Amazing Children

I work crazy hours at times. Nights, weekends, etc. Every now and then I’ll break-away at odd hours to play Monster with them (I basically just slowly chase them around, growling like a zombie), or discuss their favorite video games. These little breaks mean a lot to me.

Sometimes my kids do little things to amaze me. I’ll share something that happened no more than an hour ago.

We just got back from having some dinner, and letting the kids run around to burn off some steam. They ran, then ate, then ran some more. It gets them ready for bed, and gives the grown-ups some time to sit back and relax. It’s really quite nice for everybody.

Once we got home, I jetted straight for the office (as I’m prone to do). The kids began putting on their pajamas, and readying themselves for bed.

As I was studying something on the screen, my son came in with a piece of paper; a sticker. He stuck it to my back, and before I could object, he was already penning something atop the sticker.

“What are you doing, buddy?” I asked. “Writing something for you,” he replied.

Once he was done, I reached over my shoulder and peeled the sticker off to read what he had written:

“My daddy is the greatest. He works hard, and he loves me.”

How. Freaking. Adorable. My children are amazing.

My daughter then promptly scribbled over everything her brother had written. But she made up for it with the greatest hug ever.

Sophie Goes to School

Today was an open-house/orientation at my daughter’s new school. She is almost three, and going on 30 (or so it seems). Watching her grow up is bitter-sweet. As I mentioned to another father, I look forward to when she’s older, but I miss her time as a baby. It’s an interesting paradox of parenthood―you want your kids to grow up, while also never changing.

My daughter has always been very shy around other people. It’s not uncommon for her to hide behind my legs if somebody shoots her a smile or warm greeting. She feels most comfortable in either my arms, or those of my wife. As much as we love having her close, we also want to see her detach, and live.

I fully expected her to be very reserved this evening. I couldn’t have been more mistaken. We were the first in her class to arrive. This meant Sophie got to choose which of the toys, in all the classroom, she wanted to explore. It didn’t take long for her to run straight for the play-kitchen, and begin “cookin’ suppuh.”

Not long after, “Olivia” showed up. She was about Sophie’s age and size. We later learned that they differ only by 2 months in age. Olivia also wanted to play with the play-kitchen. This was it. The moment we have been dreading. Certain that our daughter would tense up and flee from Olivia’s presence, she instead greeted the young girl with a friendly remark: “I’m cookin’.”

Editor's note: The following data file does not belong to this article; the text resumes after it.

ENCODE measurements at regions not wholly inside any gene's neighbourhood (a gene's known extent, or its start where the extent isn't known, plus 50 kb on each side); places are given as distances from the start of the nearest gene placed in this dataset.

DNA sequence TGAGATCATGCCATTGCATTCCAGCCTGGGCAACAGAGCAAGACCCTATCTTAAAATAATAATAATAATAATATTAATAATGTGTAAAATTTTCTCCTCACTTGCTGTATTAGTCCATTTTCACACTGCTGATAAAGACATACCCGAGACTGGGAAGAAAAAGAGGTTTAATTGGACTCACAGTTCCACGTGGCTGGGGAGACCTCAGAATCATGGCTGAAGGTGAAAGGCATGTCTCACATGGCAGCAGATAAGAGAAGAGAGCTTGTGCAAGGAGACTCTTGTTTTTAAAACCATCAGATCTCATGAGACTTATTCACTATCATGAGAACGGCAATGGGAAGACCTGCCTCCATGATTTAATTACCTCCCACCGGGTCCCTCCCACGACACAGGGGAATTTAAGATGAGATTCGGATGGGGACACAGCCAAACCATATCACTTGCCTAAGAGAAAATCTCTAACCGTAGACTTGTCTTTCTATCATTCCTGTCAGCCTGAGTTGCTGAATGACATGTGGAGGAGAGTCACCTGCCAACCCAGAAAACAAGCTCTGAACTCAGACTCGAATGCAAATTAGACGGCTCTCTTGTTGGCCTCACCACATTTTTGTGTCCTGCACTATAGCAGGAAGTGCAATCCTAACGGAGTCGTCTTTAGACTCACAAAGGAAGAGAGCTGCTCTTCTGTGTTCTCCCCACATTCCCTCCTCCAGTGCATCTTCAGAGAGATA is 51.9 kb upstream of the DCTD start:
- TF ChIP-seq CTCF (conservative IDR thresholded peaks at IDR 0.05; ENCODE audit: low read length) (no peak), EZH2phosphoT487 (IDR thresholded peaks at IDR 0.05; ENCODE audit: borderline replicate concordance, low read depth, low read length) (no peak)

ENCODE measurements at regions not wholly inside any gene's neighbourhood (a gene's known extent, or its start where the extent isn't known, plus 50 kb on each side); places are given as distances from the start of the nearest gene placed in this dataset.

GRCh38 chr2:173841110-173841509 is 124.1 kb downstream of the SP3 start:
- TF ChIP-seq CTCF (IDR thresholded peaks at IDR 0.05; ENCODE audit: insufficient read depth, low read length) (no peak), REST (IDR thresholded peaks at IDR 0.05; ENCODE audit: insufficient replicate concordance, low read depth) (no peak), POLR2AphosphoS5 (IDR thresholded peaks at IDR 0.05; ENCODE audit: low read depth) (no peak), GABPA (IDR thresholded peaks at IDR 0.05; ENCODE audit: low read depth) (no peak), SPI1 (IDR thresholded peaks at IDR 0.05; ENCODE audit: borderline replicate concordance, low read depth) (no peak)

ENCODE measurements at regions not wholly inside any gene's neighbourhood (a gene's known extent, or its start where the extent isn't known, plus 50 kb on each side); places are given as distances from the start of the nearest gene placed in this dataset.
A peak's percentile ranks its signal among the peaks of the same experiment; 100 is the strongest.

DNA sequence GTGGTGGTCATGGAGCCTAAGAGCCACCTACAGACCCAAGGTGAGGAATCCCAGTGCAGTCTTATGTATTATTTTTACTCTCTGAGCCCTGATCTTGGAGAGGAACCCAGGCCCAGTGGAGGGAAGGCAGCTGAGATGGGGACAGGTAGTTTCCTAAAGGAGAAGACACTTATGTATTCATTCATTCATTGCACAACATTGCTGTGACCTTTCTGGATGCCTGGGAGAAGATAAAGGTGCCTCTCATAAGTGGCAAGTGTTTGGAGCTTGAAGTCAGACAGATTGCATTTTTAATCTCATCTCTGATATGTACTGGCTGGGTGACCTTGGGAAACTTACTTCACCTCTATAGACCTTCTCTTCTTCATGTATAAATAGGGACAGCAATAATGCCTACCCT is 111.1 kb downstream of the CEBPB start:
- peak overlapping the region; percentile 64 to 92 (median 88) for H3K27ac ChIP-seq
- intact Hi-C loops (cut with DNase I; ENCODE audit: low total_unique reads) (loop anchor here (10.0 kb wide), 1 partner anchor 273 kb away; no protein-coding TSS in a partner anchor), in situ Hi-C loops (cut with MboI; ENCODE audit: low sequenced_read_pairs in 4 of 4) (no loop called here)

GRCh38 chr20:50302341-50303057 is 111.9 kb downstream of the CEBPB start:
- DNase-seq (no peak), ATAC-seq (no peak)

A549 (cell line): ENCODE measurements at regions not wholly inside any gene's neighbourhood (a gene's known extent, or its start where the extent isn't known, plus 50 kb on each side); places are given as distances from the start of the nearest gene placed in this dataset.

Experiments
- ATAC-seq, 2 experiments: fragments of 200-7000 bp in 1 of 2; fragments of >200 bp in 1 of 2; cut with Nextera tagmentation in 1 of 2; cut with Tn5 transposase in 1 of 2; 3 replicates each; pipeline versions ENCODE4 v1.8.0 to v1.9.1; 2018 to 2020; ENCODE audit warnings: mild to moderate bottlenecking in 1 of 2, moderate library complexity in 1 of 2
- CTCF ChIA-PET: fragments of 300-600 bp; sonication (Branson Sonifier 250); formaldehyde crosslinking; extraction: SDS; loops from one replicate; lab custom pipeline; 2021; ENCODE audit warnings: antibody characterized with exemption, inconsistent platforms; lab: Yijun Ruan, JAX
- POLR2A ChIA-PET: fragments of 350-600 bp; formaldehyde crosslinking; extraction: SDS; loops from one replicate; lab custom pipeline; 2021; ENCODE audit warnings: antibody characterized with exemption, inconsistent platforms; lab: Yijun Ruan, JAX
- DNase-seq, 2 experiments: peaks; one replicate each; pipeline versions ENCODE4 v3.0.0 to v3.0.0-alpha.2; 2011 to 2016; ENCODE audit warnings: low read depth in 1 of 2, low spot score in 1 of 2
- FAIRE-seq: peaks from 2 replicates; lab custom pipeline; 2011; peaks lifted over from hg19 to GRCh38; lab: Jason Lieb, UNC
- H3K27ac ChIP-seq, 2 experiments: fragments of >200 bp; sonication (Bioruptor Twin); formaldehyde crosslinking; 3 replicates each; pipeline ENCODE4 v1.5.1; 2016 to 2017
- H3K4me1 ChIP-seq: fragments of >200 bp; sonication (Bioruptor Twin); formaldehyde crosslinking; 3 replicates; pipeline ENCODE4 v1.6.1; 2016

We spent about an hour in that classroom. The teacher, Mrs. Darlene, made her rounds. She’d stop and talk with each set of parents, chat with their child, snap a friendly photo, and move on. She was sweet, and made a great impression on Sophie. At one point, Sophie even took her hand, and proceeded to follow her to the other side of the classroom, far away from my wife and me.

Sophie didn’t shut down a single time tonight. Since arriving, she ran, laughed, and played with her classmates. She explored her homeroom, the Spanish classroom, and the large open room wherein kids will sing, dance, and play instruments. I suppose it helped quite a bit that each teacher greeted her with a fun sticker. She built-up quite the collection before the night was over.

Tomorrow is the real test, though. Tomorrow she will spend 5 hours without me or my wife. She’s never really done anything even remotely like that.

I fully expect there to be tears tomorrow. I fully expect there to be a reluctance to detach. I expect there to be a great deal of anxiety tomorrow. But who knows, maybe my wife and I will behave like mature adults 😉

Sophie, I am so proud of you.

My Crazy Friend

There are many great things to have in life, but one of the best things I’ve ever come across is a wild and unpredictable friend. A person whose imagination and curiosity are so insatiable that they can’t help but ooze enthusiasm. These friends get ideas and inspirations all the time, including hours many would consider inconvenient 🙂

Just after midnight I received a short message from a friend regarding a Bitcoin documentary. This friend is not an engineer, but is a very bright individual. After coming across this information, he immediately reached out for discussion. It didn’t matter to him that it was late; great ideas need to be discussed!

After a few texts, I was in the car and driving to his house. I rolled up just before 1 AM; I could see his silhouette standing in the living room. His body was trained on the television. The glow of his Mac dimly lit the curtains. This image is not at all uncommon. This is the type of individual whose mind rarely shuts down.

I made my way to the door, trying to remain quiet for fear of waking his sleeping children. After a gentle rap, he promptly opened the door and began gushing: “Dude, I’m only a little ways into this video but―”, he eagerly pronounced. You could tell he was just dying to catch somebody’s ear.